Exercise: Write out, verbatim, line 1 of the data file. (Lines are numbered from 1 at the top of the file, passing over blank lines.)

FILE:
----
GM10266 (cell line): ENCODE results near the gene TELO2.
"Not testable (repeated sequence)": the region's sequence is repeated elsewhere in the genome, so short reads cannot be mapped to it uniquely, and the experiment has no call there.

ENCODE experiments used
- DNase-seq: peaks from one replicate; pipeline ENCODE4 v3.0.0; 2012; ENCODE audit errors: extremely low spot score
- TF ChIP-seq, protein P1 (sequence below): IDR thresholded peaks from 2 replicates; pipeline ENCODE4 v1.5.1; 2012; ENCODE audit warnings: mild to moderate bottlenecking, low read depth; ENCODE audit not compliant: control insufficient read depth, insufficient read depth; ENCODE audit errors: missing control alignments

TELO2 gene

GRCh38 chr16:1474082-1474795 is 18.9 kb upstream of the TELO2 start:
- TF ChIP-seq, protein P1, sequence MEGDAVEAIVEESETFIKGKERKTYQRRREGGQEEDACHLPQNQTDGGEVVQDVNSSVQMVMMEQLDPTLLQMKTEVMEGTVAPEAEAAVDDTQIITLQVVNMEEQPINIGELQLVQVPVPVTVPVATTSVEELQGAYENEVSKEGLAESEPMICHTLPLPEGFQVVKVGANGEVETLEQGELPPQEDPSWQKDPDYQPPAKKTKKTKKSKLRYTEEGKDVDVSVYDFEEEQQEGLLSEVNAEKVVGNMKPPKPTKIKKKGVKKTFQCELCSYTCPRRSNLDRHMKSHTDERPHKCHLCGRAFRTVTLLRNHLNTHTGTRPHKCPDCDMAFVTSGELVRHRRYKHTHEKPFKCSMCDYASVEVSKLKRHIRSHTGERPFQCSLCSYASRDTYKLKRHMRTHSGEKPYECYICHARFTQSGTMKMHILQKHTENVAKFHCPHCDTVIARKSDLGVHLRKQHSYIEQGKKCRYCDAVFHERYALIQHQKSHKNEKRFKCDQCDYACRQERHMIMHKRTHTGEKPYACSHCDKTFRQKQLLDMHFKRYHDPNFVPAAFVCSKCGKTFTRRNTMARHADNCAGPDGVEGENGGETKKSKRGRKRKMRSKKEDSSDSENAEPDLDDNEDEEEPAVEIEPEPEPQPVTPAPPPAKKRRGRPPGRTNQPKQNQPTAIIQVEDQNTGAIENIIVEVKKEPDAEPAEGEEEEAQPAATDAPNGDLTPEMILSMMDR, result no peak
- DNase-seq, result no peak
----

GM10266 (cell line): ENCODE results near the gene TELO2.